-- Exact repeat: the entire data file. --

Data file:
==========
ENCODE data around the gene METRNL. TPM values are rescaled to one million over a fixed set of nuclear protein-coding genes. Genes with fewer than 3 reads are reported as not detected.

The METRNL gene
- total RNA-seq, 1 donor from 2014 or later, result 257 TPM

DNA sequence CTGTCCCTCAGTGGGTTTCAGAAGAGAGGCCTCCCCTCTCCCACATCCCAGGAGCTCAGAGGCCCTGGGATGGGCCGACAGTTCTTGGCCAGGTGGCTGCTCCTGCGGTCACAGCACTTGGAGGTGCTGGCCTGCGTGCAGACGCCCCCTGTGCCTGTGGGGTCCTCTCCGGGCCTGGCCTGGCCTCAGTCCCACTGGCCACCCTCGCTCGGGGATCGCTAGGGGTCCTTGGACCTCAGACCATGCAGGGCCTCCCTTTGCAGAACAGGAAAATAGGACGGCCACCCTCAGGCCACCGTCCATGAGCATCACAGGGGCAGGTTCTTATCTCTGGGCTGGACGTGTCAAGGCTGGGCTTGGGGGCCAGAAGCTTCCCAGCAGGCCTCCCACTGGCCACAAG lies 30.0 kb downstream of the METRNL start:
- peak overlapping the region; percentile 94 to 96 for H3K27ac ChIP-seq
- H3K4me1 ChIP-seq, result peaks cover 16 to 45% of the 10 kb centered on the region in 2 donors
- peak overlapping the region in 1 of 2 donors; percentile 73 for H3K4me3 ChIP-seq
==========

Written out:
ENCODE data around the gene METRNL. TPM values are rescaled to one million over a fixed set of nuclear protein-coding genes. Genes with fewer than 3 reads are reported as not detected.

The METRNL gene
- total RNA-seq, 1 donor from 2014 or later, result 257 TPM

DNA sequence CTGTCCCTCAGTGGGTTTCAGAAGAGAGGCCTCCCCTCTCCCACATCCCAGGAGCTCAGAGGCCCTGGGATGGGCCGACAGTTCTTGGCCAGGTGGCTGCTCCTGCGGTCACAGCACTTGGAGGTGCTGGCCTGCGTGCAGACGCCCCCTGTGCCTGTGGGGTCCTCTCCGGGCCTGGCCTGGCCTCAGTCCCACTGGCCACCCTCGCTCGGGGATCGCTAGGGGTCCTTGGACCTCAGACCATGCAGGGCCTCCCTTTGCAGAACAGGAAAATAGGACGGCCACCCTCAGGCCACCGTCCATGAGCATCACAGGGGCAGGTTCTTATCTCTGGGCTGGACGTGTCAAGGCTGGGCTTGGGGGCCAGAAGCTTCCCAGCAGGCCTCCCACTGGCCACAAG lies 30.0 kb downstream of the METRNL start:
- peak overlapping the region; percentile 94 to 96 for H3K27ac ChIP-seq
- H3K4me1 ChIP-seq, result peaks cover 16 to 45% of the 10 kb centered on the region in 2 donors
- peak overlapping the region in 1 of 2 donors; percentile 73 for H3K4me3 ChIP-seq